Sunday, April 28, 2013

Frances Elliott Davis

Born this day in 1877: Frances Elliott Davis (1877–1965), the first officially recognized African American nurse in the American Red Cross

Davis was born Frances Elliott in North Carolina. Her mother, Emma Elliot, was the white daughter of a plantation owner, and her father, Darryl Elliott, was a sharecropper of mixed African American and Cherokee descent. (He had the name Elliott from his mother, who adopted the name as a slave of the Elliott plantation.) Davis’s father left her life early, in preservation of his own, and her mother died when she was 5 years old. Despite her difficulties, Davis, with the quiet determination and perseverance that would come to characterize her career, managed to get herself a basic education.
She completed a teacher training course at Knoxville College in 1907. She taught school for a while, but really wanted to be a nurse. In 1913 she graduated from the Freedmen’s Hospital Training School for Nurses in Washington, D.C., and began working in the area as a private nurse. She applied to the American Red Cross (ARC) and she took the Town and Country Nursing Service course, a program sponsored by the ARC at Teachers College, Columbia University. She was the first African American nurse enrolled in the program. The course, however, did not guarantee official acceptance into the ARC.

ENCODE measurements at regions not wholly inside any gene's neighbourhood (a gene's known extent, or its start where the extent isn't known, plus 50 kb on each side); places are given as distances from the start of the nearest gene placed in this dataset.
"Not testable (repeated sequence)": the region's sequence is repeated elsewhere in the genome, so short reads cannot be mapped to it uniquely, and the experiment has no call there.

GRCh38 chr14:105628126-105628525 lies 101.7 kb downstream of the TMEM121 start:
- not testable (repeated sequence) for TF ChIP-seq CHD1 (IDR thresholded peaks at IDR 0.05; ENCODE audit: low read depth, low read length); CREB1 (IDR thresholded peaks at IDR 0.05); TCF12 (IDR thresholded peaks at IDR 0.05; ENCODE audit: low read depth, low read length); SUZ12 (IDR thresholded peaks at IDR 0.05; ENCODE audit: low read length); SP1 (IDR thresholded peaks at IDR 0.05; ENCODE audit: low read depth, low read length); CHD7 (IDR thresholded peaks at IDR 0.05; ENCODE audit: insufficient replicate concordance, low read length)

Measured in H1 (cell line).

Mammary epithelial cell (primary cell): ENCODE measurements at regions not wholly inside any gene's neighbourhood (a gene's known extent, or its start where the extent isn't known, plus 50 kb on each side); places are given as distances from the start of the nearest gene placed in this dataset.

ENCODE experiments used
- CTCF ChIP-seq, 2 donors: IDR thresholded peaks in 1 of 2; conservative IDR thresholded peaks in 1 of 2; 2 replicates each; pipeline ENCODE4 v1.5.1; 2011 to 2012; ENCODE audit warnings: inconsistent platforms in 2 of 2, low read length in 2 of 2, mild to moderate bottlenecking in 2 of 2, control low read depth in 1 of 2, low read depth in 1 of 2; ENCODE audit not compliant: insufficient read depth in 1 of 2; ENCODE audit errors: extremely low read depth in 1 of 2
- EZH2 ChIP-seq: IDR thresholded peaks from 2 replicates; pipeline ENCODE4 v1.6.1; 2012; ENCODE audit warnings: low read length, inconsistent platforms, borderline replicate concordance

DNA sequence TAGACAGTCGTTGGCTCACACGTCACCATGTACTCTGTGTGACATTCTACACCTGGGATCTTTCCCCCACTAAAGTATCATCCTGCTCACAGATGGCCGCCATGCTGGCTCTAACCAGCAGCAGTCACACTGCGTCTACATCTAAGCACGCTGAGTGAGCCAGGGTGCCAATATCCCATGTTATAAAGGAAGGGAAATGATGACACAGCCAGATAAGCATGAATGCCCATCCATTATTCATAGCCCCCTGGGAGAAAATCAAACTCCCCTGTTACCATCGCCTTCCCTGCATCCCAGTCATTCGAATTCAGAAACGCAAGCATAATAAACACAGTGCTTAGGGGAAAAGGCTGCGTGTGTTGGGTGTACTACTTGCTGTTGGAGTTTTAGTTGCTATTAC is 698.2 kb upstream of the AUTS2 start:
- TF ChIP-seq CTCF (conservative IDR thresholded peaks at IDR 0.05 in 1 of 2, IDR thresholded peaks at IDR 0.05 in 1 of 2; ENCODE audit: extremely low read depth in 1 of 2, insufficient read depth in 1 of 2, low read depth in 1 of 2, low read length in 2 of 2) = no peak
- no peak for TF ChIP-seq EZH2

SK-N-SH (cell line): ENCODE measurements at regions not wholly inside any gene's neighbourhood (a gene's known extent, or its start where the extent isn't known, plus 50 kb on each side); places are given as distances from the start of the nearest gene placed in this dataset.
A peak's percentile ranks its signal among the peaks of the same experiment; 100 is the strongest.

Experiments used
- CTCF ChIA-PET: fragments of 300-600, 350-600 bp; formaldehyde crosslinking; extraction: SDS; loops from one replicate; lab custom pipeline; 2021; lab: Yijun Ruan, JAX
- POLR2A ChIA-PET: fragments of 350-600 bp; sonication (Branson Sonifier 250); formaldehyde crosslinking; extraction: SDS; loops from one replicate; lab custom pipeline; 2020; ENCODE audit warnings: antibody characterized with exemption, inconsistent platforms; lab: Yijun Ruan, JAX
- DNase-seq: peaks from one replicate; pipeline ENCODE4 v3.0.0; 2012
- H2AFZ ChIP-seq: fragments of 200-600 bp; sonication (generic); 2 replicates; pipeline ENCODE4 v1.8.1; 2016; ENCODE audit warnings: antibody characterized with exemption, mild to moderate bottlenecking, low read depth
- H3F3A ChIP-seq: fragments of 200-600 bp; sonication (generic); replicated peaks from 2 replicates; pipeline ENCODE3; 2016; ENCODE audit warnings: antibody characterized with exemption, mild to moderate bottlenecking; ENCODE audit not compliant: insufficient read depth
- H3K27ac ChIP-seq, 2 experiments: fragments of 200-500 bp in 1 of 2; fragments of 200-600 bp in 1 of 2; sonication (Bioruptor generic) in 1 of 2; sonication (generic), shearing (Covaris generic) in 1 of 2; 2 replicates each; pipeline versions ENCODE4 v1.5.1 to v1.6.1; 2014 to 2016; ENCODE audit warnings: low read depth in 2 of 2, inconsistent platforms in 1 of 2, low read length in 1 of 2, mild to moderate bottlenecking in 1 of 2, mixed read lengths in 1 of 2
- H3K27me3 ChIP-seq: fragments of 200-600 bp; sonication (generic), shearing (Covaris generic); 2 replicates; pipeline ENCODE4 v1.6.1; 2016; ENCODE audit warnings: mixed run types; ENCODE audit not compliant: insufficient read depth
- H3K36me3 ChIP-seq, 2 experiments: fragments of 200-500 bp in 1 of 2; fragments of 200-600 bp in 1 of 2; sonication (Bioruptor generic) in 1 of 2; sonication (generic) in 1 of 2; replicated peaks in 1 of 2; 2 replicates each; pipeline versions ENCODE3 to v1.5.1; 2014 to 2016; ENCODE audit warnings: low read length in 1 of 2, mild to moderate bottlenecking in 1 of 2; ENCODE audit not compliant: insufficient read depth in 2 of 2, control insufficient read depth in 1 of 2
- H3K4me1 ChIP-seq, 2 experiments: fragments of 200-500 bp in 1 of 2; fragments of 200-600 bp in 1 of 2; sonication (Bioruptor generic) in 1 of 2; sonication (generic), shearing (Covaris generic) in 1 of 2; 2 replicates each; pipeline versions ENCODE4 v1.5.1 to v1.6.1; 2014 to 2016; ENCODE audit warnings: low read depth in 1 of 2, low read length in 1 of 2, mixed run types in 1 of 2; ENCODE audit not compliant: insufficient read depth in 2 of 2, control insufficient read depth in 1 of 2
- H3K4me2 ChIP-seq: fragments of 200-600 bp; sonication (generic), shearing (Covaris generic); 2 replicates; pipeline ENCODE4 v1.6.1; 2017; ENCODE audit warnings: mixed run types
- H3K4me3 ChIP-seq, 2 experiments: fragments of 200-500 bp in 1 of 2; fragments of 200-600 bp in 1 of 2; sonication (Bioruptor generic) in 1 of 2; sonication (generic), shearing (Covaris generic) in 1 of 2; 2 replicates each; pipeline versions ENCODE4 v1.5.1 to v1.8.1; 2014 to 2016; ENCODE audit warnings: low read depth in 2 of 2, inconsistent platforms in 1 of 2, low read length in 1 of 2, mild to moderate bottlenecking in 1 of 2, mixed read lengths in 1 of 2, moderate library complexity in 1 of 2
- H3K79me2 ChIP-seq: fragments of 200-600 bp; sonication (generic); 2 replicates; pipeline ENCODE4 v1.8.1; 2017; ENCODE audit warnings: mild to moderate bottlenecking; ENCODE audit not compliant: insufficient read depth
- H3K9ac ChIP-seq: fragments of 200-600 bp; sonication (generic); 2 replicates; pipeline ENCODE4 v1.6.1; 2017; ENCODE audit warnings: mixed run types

Davis worked at the Henry Street Settlement House and for the ARC Town and Country Nursing Service in Jackson, Tennessee. During World War I, the ARC supplied nurses to the Army Nurse Corps. Town and Country Services nurses were automatically enrolled in the Red Cross—all white nurses, that is. After prodding the ARC, Davis received her Red Cross pin, becoming the Red Cross’s first officially recognized African American nurse. (The back of her nurse's pin was labeled with an "A" to indicate that she was an African American—a practice that persisted until 1949.) Even so, she was denied acceptance into the Army Nurse Corps, which did not accept African American nurses until after the war.
Much of the latter part of her career Davis devoted to nurse training, encouraging African American women to take up nursing; working for the Detroit Visiting Nurse Association; working for the Detroit Health Department; and working at the Ford Motor Plant commissary.
Davis died shortly before she was to be honored by the Red Cross at its annual convention in 1965.

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